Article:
Search Holidays

Holiday Language Problems Solved With iPhone App

Whether it’s struggling to recall some GCSE French, or finding oneself completely at sea during cheap holidays in Asia, dealing with the local lingo overseas can be a holiday hassle that many UK travellers would prefer to do without. The process of booking a restaurant table, haggling over goods in a market or asking for directions can be fraught with stress and misunderstanding.

Fortunately there’s now ‘an app for that’ – thanks to translation firm myLanguage, which has recently made its Vocre app available for iPhone users. The app can translate the user’s spoken words into a wide variety of languages, taking advantage of crowd-sourcing technology to continually update and upgrade the quality of the translations available and render the finished sentences as grammatically correct and colloquial as possible.

The founder of myLanguage, Andrew Lauder, said of his new product: “It’s like asking your friend down the street, “How would I say this in Spanish?””

“It might not be something that’s expected by a dictionary — but it is the right way to say it when you go to that specific part of the world. It has the colloquialisms or slang of the area.”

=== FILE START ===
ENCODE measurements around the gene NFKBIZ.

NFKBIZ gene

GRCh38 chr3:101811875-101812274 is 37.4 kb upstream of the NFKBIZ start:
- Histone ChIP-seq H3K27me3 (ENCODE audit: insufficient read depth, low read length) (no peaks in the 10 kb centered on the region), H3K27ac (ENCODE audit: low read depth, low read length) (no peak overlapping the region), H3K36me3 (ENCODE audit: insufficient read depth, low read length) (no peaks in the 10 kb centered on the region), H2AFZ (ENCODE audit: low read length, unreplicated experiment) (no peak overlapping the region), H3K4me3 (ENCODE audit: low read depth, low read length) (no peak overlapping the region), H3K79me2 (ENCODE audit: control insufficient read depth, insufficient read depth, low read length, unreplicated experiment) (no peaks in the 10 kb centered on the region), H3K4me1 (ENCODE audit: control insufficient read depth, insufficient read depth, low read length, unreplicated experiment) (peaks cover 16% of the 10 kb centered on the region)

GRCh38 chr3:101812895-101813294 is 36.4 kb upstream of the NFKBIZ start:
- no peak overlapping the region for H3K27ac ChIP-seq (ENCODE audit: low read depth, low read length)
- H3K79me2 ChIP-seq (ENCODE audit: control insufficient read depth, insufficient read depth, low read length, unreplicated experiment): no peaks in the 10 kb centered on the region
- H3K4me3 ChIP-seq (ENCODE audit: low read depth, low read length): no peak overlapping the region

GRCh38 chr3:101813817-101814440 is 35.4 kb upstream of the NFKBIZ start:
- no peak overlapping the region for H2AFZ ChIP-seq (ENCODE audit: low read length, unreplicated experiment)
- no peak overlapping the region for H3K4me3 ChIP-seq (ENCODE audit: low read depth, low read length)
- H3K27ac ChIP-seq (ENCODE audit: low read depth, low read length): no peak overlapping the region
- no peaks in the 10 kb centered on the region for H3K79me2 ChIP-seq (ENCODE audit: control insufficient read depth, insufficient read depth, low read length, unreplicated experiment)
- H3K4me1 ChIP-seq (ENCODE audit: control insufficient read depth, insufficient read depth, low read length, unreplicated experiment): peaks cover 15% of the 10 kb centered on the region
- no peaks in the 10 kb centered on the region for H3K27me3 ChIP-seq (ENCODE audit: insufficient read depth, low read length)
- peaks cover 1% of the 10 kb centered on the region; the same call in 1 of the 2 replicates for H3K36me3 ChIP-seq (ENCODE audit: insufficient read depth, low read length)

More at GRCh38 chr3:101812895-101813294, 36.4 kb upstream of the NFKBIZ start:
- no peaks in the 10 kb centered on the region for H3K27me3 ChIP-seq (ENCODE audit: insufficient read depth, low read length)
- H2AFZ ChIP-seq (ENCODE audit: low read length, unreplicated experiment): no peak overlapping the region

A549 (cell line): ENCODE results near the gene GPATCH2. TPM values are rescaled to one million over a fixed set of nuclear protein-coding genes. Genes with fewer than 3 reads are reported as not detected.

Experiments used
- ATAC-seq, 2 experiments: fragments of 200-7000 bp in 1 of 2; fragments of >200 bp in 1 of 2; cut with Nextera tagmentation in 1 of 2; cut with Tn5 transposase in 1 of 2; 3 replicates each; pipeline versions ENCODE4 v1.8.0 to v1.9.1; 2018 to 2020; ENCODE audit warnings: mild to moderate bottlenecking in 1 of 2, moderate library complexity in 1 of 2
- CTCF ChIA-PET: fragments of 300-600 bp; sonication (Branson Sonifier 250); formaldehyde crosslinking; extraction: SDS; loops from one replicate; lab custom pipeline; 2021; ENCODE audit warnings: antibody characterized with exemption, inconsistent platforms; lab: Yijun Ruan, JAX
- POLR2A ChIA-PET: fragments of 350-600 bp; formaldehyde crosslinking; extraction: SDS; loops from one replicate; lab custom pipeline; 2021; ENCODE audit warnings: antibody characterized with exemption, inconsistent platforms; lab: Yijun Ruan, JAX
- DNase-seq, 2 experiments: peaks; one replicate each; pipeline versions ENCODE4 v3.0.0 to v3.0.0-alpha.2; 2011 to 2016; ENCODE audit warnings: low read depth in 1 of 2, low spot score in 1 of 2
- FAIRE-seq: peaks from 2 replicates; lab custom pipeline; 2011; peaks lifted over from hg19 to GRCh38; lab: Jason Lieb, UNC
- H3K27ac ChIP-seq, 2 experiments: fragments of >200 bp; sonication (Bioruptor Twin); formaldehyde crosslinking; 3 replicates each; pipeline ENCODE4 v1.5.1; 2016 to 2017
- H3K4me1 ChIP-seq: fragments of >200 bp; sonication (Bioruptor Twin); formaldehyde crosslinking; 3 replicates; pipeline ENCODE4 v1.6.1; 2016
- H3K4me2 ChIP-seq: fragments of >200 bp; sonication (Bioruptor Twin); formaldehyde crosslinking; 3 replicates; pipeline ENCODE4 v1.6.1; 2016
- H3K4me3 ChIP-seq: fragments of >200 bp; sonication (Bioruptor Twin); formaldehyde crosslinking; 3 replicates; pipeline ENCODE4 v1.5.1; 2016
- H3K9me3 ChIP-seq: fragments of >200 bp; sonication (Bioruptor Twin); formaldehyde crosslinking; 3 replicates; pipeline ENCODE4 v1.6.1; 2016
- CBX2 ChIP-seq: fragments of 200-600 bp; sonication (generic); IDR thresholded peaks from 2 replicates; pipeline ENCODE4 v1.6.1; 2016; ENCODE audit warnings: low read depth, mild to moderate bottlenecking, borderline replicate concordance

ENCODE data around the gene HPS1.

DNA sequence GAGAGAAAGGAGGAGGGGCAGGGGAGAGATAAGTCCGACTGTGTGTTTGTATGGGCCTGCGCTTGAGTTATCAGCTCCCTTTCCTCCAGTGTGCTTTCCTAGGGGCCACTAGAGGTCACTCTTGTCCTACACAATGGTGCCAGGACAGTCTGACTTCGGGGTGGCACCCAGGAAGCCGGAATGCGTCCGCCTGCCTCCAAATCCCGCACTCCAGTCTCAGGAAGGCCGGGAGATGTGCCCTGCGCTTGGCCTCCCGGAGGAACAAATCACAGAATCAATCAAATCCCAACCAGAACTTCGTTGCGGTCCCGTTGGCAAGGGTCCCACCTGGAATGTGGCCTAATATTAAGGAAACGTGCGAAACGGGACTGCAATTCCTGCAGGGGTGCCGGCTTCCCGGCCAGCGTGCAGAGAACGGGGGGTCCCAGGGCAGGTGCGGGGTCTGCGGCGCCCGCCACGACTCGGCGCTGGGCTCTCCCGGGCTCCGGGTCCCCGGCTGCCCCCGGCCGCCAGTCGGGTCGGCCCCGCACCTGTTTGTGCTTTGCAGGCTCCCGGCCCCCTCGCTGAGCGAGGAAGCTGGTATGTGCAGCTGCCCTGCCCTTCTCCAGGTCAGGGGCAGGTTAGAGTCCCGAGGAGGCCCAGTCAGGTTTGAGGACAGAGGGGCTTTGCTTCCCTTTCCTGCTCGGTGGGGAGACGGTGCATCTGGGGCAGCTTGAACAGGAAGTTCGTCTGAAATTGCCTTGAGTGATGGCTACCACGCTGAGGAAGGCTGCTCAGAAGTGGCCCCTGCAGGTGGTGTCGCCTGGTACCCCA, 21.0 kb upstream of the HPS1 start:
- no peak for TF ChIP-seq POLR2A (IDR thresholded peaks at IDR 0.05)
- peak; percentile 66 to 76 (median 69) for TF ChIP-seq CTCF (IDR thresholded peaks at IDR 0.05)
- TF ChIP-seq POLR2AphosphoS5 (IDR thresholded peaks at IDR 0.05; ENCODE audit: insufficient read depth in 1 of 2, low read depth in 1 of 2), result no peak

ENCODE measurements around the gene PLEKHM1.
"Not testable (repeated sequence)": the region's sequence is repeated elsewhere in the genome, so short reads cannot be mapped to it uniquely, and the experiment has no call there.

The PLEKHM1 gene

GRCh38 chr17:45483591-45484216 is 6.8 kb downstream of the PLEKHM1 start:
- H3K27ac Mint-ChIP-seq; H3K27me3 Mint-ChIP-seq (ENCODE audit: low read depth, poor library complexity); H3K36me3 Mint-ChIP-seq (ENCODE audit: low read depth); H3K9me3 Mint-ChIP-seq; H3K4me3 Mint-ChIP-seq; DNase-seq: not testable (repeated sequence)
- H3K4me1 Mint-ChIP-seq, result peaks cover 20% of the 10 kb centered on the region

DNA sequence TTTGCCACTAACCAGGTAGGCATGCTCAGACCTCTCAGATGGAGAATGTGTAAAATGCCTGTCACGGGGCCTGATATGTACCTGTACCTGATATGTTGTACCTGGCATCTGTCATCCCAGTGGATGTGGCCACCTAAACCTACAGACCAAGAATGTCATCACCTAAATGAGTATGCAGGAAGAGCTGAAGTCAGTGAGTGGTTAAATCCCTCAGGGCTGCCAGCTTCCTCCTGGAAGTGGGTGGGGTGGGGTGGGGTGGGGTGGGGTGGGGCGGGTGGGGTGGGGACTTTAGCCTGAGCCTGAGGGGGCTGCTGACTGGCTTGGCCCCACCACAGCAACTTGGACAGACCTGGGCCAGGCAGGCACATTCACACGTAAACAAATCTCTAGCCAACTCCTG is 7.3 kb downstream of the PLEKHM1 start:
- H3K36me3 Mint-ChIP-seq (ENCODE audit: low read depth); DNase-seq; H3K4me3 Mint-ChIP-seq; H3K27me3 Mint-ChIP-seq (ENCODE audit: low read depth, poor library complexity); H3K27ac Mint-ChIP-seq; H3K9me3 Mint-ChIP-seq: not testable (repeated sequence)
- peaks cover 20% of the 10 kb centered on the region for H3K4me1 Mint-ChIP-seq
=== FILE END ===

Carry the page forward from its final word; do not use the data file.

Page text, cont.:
To use the app, the iPhone user simply speaks into the device, which exploits the phone’s accelerometer to make this as easy as possible. The user simply holds the phone at one angle to record the voice and flips it the opposite way to make the iPhone ‘speak’ in the translated language of choice.

The translation technology has been developed by myLanguage and relies on Nuance for the speech-to-text tech and iSpeech for the speech-to-text technology. However, myLanguage’s contribution is a major one, as the engine listens and learns from user-contributed corrections and queries, plus the company’s professional linguists, to achieve consensus on what is the most natural way to phrase things.

Currently, Vocre can translate to and from three dialects of English, French, German, Spanish, Italian, Chinese and Japanese, with a further 10 languages due to be added over time.